65 days. This laughter will get me to 66 days.
Don’t worry. I’m not going on some “mask vs. no mask” rant or hashtag stay-the-fuck-home preach. I’m here to talk science of the body and its functioning. Physiology, baby.
So, on my Day 2 I learned how I inflamed my liver with excessive vodka shots. My liver levels were borderline in June 2020. By Sept 8, 2020, they were dangerously high. My liver was screaming at me. I was scared and ashamed. I thought, “What if I can’t be here for my boys?! What am I doing?!?! This stops now.”
Well, I got my liver levels rechecked yesterday. 37 days with no alcohol. Five weeks and two days. Liver regeneration is real people. Today, we need science more than ever. Well, here’s some scientific evidence that not drinking HEALS you!
Hello healed liver. I promise to treat you with respect for the rest of this life.
Day 25 🙏. I put my little boys on the bus to in-person school today. This is the first time my oldest goes back to school since March 16 2020. And today is my youngest’s first day in Kindergarten. He gets to ride the bus with his big brother! We’ve been waiting years for this day. The pandemic sure threw a wrench in that initial vision. But my boys are off in this “new next” of hybrid learning; and we will take what we can get. I sit here now and take pause to realize something. I was clear headed, not hungover, this morning. The rush felt positive and we made it to the bus in the nick of time. I felt a slight shift in the air around me when my boys climbed those bus stairs. It was bittersweet. Pride, joy, sadness, exhaustion, love so big my heart hurt. And I felt all of it. Because this mumma doesn’t drink. I will cherish today’s memory. And I will be here for EVERY milestone my boys hit. I will remember every single one. I won’t be buzzed or drunk or irritated. I will be present. I am here for them today, tomorrow and always. I love you boys. Day 25 is for you.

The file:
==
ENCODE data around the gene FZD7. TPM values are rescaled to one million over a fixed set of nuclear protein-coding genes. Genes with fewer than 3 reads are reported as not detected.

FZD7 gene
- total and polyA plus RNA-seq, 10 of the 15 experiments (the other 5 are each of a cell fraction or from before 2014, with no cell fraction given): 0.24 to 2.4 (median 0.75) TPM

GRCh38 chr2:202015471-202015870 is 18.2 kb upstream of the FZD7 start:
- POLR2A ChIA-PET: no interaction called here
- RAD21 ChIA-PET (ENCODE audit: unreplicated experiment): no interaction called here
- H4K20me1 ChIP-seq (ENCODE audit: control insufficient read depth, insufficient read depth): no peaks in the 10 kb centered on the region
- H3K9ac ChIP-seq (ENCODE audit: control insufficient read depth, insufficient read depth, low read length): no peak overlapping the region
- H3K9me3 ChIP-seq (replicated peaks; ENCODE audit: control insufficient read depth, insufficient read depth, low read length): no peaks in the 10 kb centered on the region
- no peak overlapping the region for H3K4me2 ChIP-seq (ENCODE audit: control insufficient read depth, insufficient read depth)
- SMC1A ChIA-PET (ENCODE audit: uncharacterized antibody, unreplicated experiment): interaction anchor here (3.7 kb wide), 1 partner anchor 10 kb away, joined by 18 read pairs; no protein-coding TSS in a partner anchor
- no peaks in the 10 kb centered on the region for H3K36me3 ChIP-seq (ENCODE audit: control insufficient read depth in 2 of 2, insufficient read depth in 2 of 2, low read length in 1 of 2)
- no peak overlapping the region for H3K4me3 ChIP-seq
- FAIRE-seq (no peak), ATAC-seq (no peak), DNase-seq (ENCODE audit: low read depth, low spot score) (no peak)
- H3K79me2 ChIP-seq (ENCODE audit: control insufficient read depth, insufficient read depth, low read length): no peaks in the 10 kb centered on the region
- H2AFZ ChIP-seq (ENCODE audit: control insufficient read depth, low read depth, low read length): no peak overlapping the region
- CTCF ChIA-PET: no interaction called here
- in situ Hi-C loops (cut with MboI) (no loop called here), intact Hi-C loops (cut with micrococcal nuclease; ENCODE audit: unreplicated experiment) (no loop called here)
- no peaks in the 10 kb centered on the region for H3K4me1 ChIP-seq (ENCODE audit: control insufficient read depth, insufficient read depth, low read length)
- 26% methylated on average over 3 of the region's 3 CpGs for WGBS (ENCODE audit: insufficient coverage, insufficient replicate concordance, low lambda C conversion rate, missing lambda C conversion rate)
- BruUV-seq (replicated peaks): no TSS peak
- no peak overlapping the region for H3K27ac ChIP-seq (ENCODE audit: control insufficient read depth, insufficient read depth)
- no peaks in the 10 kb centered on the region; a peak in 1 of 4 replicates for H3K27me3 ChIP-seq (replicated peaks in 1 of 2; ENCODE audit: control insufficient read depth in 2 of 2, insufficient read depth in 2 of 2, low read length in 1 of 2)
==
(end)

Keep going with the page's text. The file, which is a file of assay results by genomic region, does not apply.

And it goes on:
I wish the “mommy wine” culture would go away. Just vanish. All the T-shirt puns. The memes. All the oversized wine glasses. And for the love god, every single piece of “Pump and Dump” merchandise. Believe me – I’m not claiming to be the first to point out this twisted marketing mess. Goddesses Glennon, Annie, Clare, Lauren…and so many more…have helped us see just how mommy wine is perversely revered. But after a year of relapses, I believe I’ve earned the right to say “mommy wine” is irritating. F’n irritating.
That said, I get it. I was one of those mommies a while back. When my youngest was a baby, I’d put him down for a nap. Then I’d hope to hell that my husband would take our 2.5-year-old somewhere so I could sit and have a glass(es) of wine in quiet. I’d joke around with my newfound mommy friends who had children the same age as mine. I’d snap photos of my wine glass and group text them with pride: #NAPWINE! (I’m hilarious…<eye roll>). Once, I even made the comment: “I’m a better mom when I drink.” I wince at that memory (and throw up in my mouth a little at its recall).
I’m sitting here now…trying to think of where to take this blog entry. I’m cautiously optimistic about this go-around in sobriety. It feels different. Nothing at all against AA; I know it’s helped countless men and women. But in the times I’ve tried, I’ve picked up faster and faster. Something about being immersed in the stories. Always talking about drinking, drugging, addiction. Just made me want to say, “see I didn’t end up under a bridge. I’m fine.” But that’s not how it goes. We know that. But this time, I choose to take AA’s “one day at a time” and apply it minute by minute while I reach out to you all for support.
And in this minute, that little baby whose 1PM snooze gifted me nap wine, just climbed up into my lap. He’s five now, and he just told me I’m the “Bestest Mumma.” This minute will propel me into the next minute…and into the next hour, and the next…until tomorrow, when I hit Day 17.
So, F’ You mommy wine culture. This Mumma doesn’t drink.
Family can be a strong motivator to stop drinking. But I’m learning that this change really needs to come from within one’s self. It’s like that oxygen mask rule on a plane. Put yours on first then assist others.